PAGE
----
Sir Ray wrote:Maybe a gap there in chronology (it was a photo caption after all), but did the DO have any reason to run to St. George in revenue freight? The float yard was gone, and I really don't know of any freight customers in the area, even back then.
They might have. There was, in addition to the freight-only North Shore Line between the AK Drawbridge and St. George, trackage rights on the Staten Island Rapid Transit (SIRT), now (as of 1994) the Staten Island Railway (SIR) owned by the MTA, between St. George and Tottenville, the southern extreme of Staten Island. There was a smelting plant near Tottenville (Nassau Smelting) that used rail freight for many years, but that was probably gone by the time NYSW/DO operated the SIRR (Nassau Smelting was probably out of business by mid-late 1980s at the latest, as the plant site attained "brownfield" status when some buildings were demolished in about 1986) as well as a newspaper (the Staten Island Advance) that used to get newsprint, somewhere near Clifton I think. Both of these customers (among others on the SIRT line) were accessed via the SIRT trackage rights, but I'm not sure when those customers stopped using rail. If any were still active freight customers in the NYSW/DO operation period, that probably would be their reason for operating the full length of the North Shore Line to St. George, as opposed to any other freight customers on the North Shore line east of Mariners Harbor. I actually think I recall seeing one of the NYSW SW's on the SIRT trackage in the Clifton area, don't recall exactly when, and no, I didn't get a picture.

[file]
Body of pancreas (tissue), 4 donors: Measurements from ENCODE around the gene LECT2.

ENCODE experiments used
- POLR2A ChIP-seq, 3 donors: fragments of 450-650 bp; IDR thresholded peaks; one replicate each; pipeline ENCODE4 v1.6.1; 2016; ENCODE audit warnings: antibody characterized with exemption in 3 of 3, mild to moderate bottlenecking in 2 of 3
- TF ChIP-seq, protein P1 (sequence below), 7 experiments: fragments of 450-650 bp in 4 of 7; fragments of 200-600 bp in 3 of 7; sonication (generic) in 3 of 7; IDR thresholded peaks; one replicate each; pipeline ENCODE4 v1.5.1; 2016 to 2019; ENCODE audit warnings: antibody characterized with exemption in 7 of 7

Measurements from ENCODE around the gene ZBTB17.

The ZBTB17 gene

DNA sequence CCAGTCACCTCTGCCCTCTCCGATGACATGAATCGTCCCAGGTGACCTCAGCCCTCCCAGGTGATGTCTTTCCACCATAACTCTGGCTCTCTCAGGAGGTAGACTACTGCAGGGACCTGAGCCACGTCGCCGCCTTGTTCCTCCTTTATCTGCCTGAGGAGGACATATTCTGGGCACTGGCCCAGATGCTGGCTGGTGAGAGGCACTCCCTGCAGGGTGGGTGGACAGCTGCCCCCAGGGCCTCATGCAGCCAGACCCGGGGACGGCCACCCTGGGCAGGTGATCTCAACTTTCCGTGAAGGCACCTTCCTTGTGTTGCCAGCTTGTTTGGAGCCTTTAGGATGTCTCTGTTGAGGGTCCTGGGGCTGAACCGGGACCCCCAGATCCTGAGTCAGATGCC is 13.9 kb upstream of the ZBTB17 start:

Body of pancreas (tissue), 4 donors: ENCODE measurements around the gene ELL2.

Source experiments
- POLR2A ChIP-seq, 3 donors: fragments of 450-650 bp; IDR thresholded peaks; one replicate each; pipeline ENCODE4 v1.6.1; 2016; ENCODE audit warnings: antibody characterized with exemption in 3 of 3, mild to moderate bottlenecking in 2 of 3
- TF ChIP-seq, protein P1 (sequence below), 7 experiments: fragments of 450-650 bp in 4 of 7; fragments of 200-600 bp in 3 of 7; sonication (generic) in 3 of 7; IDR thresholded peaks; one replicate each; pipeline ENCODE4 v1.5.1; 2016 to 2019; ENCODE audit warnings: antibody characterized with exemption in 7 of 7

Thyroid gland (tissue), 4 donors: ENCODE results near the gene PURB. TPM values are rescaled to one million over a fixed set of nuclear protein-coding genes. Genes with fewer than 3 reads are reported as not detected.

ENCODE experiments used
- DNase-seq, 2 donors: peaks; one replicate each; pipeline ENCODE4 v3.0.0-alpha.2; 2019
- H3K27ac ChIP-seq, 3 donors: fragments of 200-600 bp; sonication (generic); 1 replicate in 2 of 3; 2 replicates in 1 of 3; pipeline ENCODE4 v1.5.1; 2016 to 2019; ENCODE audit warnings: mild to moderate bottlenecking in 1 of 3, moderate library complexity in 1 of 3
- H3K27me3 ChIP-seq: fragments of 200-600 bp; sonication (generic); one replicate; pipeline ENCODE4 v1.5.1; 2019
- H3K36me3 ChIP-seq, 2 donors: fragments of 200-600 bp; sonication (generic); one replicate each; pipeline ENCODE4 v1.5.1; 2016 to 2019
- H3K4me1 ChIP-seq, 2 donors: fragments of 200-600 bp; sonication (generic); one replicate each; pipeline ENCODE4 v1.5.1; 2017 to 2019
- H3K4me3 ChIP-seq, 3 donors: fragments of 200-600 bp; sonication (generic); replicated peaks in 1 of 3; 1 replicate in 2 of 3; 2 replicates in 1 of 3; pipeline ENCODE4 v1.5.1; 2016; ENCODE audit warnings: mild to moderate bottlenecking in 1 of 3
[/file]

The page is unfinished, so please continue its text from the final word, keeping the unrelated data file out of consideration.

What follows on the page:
The Cross Siclair paper processing plant in Mariner's Harbor used rail for many years, as did a lumber yard (Terminal Lumber), also in Mariner's Harbor, and the lumber yard was among the last active customers; the North Shore Line track near the end of NYSW/DO operation was obviously in service up to the point necessary to switch the lumber yard (which was between Union Ave and Harbor Rd), and just as obviously disused and being reclaimed by nature east of that point. There was also a customer on the Travis Branch (Visey Paper), and I'm not sure when they stopped using rail either. NYSW/DO handled outgoing coal from the Con Edison power plant (also on the Travis Branch) until a stockpile there was removed. The P&G plant was the "raison d'etre" for the existence of rail freight on Staten Island in those days, so once that closed it was inevitable that operations would cease.
GE, not EMD, makes the best locomotives now; has for over 20 years. Get over it.